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Shelby Steele, A Bound Man

In December, 2007, Shelby Steele authored the book "A Bound Man: Why We Are Excited About Obama And Why He Can't Win." By 2010, he was arguing in the Wall Street Journal op-ed page that Obama had damaged himself irreparably:

[T]here is also now a deepening disenchantment with Barack Obama himself. (He has a meager 37% approval rating by the latest Harris poll.) His embarrassed supporters console themselves that their intentions were good; their vote helped make history. But for Mr. Obama himself there is no road back to the charisma and political capital he enjoyed on his inauguration day.

Steele has another op-ed in today's Journal. Without acknowledging any shortcomings in his prior arguments, such as the fact that Obama is indeed the president of the United States, he retreats to a new argument. Beginning with the premise that Obama is a horrible president yet still favored to win reelection, Steele asks why. His explanation:

What gives Mr. Obama a cultural charisma that most Republicans cannot have? First, he represents a truly inspiring American exceptionalism: He is the first black in the entire history of Western civilization to lead a Western nation—and the most powerful nation in the world at that. ...
All of this adds up to a powerful racial impressionism that works against today's field of Republican candidates. This is the impressionism that framed Sen. John McCain in 2008 as a political and cultural redundancy—yet another older white male presuming to lead the nation.
The point is that anyone who runs against Mr. Obama will be seen through the filter of this racial impressionism, in which white skin is redundant and dark skin is fresh and exceptional. This is the new cultural charisma that the president has introduced into American politics.

That's his secret -- he's black! Naturally, you can't blame Steele for having predicted in 2010 that Obama's charisma was gone forever. How could he possibly have predicted that, come 2011, Obama would still be black?

Steele does essentially nothing to bolster his argument that Obama's race is the secret to his political success. It's a deep-seated belief among conservatives, resting on the (usually unstated) assumption that traditional white-on-black racism no longer exists.

Alan Abramowitz recently examined some actual data, and found that racial resentment correlates strongly with disapproval of Obama. (It also correlates with race, partisanship and ideology, so Abramowitz controlled for those factors and found that racial resentment still correlated highly with views of Obama.)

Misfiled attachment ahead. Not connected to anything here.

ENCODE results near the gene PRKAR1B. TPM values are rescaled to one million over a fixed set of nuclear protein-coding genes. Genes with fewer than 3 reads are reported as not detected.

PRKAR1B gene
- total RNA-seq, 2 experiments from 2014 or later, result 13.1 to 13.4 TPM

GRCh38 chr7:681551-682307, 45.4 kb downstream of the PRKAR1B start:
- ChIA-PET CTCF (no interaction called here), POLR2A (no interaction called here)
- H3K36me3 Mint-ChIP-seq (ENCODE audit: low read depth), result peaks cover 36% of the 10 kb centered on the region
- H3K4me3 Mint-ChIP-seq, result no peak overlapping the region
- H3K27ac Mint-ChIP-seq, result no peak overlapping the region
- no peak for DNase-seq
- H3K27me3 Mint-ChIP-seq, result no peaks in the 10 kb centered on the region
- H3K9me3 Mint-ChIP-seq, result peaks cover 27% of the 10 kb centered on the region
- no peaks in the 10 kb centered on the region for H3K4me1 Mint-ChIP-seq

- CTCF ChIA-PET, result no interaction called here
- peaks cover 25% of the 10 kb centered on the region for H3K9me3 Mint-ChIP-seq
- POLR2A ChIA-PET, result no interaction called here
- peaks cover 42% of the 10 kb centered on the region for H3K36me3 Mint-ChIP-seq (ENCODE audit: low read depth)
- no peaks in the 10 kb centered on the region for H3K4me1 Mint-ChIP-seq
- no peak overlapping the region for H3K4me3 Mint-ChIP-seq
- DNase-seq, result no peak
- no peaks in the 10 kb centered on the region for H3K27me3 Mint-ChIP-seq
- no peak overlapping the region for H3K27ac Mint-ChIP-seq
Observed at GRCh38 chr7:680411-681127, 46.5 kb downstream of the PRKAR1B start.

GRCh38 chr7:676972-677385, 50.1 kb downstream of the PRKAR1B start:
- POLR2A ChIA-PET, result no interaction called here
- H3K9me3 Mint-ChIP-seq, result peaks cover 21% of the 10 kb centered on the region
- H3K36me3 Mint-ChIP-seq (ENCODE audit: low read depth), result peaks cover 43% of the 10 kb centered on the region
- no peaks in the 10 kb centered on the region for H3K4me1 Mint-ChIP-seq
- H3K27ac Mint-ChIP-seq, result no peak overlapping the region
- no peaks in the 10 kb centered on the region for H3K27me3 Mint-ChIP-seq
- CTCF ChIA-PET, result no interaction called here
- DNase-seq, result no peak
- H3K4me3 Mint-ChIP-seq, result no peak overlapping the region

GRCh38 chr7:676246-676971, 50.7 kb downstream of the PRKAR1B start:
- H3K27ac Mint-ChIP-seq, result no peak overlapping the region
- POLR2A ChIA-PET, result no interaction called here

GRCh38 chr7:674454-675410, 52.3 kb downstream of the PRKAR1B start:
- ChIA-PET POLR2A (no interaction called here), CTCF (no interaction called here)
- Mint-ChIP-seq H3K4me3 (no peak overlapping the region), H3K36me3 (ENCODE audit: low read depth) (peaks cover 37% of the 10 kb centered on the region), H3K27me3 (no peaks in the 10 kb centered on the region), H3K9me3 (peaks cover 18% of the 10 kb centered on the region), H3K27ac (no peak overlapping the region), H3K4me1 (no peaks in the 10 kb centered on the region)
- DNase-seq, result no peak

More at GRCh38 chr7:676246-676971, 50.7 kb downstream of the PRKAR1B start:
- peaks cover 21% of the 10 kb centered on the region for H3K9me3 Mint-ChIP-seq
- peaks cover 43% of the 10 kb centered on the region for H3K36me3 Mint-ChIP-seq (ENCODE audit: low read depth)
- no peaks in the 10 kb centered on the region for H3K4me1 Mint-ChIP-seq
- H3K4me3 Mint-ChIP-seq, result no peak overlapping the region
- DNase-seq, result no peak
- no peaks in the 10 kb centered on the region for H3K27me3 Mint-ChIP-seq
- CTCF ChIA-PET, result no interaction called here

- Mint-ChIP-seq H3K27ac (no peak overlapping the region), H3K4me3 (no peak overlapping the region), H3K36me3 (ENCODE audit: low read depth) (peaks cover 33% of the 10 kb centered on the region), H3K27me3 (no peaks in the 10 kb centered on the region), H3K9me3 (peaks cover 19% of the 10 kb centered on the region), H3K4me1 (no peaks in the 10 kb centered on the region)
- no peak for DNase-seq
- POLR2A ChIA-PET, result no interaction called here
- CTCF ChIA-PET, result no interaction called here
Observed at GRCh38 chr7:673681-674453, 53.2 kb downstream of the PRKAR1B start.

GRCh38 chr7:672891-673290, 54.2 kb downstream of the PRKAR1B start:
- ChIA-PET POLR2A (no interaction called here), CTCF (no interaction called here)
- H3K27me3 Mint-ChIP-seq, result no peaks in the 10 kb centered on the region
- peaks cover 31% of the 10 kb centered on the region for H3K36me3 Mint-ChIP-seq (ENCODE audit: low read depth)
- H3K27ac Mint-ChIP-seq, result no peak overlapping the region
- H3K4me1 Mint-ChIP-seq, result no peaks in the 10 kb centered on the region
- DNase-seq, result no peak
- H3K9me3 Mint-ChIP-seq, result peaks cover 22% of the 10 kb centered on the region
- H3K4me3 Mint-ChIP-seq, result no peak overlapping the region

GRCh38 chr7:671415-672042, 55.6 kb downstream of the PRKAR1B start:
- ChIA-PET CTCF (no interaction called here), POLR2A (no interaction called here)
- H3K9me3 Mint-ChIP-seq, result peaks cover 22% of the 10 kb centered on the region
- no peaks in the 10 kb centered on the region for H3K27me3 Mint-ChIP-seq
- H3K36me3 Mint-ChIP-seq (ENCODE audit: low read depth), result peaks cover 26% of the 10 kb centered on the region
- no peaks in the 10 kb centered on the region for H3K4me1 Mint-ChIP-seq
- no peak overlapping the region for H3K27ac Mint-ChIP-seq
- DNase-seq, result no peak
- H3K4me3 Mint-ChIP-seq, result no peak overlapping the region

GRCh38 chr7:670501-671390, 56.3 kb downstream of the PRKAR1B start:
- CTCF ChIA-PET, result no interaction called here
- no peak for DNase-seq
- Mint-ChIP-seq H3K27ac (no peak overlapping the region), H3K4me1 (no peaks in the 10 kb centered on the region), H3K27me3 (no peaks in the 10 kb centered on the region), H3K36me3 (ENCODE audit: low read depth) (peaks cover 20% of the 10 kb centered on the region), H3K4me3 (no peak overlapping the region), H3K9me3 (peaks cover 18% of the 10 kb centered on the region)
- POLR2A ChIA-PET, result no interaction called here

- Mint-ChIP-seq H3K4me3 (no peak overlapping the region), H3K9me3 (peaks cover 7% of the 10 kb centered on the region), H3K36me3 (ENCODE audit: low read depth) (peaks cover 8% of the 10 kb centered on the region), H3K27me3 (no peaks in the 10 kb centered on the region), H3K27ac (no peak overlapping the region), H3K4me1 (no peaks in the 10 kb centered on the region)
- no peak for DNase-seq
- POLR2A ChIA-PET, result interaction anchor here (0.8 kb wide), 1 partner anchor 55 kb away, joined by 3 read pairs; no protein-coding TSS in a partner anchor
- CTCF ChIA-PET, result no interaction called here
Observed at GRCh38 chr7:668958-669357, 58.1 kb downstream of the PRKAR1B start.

Now, that data does not actually disprove Steele's claim. It's just as possible that white approval of Obama is being driven by anti-racism as it is that white opposition to Obama is being driven by racial resentment. Obviously, elements of both exist. Figuring out whether Obama's race is a net positive or negative is far from easy.

The conservative belief in Obama's black magic has caused most of them to avoid challenging his character and instead focus their attacks on his policy. Oddly, Steele endorses the opposite approach:

To thwart this, Republicans will have to break through the barrier of political correctness.
Mr. McCain let himself be intimidated by Obama's cultural charisma, threatening to fire any staff member who even used the candidate's middle name. Donald Trump shot to the head of the Republican line by focusing on Mr. Obama as a president, calling him our "worst" president. I carry no brief for Mr. Trump, but his sudden success makes a point: Another kind of charisma redounds to those willing to challenge political correctness—those unwilling to be in thrall to the president's cultural charisma.

Really? Donald Trump's brief star turn, in which he quickly became radioactively unpopular, provides a positive example for Republicans to follow?

Aside from being absurd on its face, and totally inconsistent with the rest of Steele's argument, his call for a Republicans candidate who will follow Trump's example of spurning political correctness does reveal something powerful in the Republican mood. The mood among the base -- even a black intellectual like Steele -- is that Obama is a fraud, an affirmative action case who's gotten a free ride due to his race. This captures a widespread belief on the right as to how Obama won election in 2008:

The Trump episode does demonstrate the voracious demand among Republicans for a candidate who will say what Republicans really think of him, or at least come close to doing so. Steele is offering terrible advice for beating Obama, but very good advice for becoming the candidate who runs against him.